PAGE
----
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Content

Libertas Review : Five Pro Tips for Character Creator 4

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Erik Larson (Libertas)

Born in Chicago, Libertas started out with a passion for filmmaking at an early age, and since he’s had a desire to tell grand and fantastical stories featuring brave heroes on epic quests in lush and vibrant worlds, much like his Assassin’s Creed-inspired micro-short film “Modern Assassin Training Session”.

Libertas admits to always dreaming bigger than his shoestring budget could afford. Even still, he loves creating characters and their costumes to see them come alive, especially in his Youtube short films. Outside of his day job as the Manager of Videography and sole 3D generalist at his company, he spends his free time, once again, dreaming big and crafting new characters, costumes, and props for his digital actors who are instrumental in bringing his epic stories to life for the audience community and not just himself.

Over the past few years, I have been using Character Creator 3 to create digital actors for my various micro-short films and reviews. It has made the character creation process not only fast but also so much more fun for me as well. I feel like I have everything at my disposal to create the characters for the type of movies I have always wanted to make. Needless to say, I was very excited when Character Creator 4 was announced, and once available, I immediately jumped in! From my initial tests, these are five of my favorite features that stood out to me right away.

1. Shaders

First off, CC4 has noticeably boosted the speed and responsiveness of the program, allowing creators to work faster and more efficiently. But this is complemented by what I feel are better-looking visuals. Mainly, the shaders and default lighting make your characters look so good. The lighting is less contrasty and the shaders provide more fidelity.

The hair and skin aren’t the only things that have improved visuals; Character’s clothing looks more accurate as well.

I say this because I texture my character’s clothing in Substance Painter. While clothing components look good in Substance painter and then eventually in Blender (where I render most of my projects), I felt like the clothing looked a bit flat in CC3. This was just something I had to work around in the past. But now, I feel like I get a much more accurate representation of my character directly in the viewport, meaning I am more confident with the look of my character at the outset, resulting in less back-and-forth program hopping in the later stages of production.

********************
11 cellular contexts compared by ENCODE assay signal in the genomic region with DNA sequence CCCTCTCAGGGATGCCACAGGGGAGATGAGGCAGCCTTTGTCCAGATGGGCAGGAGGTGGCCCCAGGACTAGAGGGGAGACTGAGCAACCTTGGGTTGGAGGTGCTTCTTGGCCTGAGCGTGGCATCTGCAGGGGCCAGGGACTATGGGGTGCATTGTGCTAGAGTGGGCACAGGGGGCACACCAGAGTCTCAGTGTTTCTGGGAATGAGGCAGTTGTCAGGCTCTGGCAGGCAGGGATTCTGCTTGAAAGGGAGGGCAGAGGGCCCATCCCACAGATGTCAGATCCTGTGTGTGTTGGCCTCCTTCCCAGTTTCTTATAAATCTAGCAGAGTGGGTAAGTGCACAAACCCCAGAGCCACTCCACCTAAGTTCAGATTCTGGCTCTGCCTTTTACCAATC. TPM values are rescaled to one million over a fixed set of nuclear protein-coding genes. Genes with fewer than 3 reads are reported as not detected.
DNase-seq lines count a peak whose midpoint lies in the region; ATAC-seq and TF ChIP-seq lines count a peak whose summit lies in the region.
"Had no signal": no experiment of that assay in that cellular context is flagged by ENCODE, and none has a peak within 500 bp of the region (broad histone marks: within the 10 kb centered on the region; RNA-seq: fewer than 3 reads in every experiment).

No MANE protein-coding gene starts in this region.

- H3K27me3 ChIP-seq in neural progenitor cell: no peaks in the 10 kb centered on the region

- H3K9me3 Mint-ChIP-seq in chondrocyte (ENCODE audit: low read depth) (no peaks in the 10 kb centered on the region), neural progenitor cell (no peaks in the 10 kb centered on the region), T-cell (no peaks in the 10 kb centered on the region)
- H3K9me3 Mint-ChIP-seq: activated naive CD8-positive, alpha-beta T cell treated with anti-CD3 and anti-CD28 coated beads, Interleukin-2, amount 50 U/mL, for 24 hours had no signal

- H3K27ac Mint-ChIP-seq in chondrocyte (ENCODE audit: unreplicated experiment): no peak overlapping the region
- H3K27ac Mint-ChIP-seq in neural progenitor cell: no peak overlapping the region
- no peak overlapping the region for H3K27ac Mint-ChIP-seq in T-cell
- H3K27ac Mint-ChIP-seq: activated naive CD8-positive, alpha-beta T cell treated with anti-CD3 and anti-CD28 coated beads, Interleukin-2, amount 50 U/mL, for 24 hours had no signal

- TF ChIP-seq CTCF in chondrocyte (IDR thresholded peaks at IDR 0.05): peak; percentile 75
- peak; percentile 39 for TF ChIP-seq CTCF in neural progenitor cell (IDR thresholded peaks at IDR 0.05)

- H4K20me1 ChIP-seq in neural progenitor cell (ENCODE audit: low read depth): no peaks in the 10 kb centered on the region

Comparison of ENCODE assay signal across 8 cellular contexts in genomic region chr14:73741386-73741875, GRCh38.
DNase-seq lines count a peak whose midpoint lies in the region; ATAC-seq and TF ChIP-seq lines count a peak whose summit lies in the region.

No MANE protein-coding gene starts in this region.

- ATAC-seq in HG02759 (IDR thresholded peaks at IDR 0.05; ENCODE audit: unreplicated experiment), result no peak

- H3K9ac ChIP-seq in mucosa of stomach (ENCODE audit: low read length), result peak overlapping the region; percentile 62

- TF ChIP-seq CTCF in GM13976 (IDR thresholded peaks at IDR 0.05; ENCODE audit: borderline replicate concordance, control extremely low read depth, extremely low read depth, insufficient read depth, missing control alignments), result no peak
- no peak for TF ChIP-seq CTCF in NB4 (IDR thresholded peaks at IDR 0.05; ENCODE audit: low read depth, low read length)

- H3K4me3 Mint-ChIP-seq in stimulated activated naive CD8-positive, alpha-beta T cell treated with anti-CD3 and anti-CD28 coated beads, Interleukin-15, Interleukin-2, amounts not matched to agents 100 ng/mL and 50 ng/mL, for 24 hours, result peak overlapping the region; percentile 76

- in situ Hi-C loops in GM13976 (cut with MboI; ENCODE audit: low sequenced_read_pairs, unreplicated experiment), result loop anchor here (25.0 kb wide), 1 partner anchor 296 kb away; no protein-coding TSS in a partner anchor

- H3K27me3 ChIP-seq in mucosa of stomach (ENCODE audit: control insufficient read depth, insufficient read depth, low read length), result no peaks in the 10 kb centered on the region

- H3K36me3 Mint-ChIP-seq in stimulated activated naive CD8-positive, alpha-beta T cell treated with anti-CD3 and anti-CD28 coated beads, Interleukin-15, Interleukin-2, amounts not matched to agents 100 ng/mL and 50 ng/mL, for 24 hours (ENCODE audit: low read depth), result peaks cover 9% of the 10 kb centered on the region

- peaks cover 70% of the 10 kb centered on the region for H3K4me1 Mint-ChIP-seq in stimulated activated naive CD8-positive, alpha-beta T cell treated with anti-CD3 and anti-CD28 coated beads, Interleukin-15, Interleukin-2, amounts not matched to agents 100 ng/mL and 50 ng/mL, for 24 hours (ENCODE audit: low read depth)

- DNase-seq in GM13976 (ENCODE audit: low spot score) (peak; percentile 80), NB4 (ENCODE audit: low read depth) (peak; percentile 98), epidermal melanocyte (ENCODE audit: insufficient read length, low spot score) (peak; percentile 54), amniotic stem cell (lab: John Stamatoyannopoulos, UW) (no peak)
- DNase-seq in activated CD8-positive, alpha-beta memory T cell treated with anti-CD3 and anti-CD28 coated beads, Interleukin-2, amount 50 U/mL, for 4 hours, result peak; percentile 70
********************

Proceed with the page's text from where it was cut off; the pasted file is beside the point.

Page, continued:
Shader comparison – CC3 (upper) vs CC4 (down)

2. Extended Facial Profile

Another feature that stood out right away was the extended facial profile. With over 140 morphs, we now have even more control over our character’s facial expressions. This extended range provided by the morphs brings an extra level of realism to the already beautiful characters.

I did a quick test with one of the previous characters I had created in CC3. After converting her to utilize the new extended facial profile, I was able to put the results back-to-back with the traditional facial profile to see how much of a change there was.

The differences are certainly noticeable, if somewhat subtle. Nevertheless, it is the subtleties that make the characters much more engaging and less robotic. In short, the subtleties are what are needed to breathe life into the character.

If you want to see the full range of the new extended facial profile in action, I would recommend checking out Reallusion’s Digital Soul Pack to see all the possibilities this advancement brings.

Of course, one of the benefits of having this facial profile and the ability to test it directly in CC4 using calibration animations is the opportunity to make adjustments to each character’s facial profile.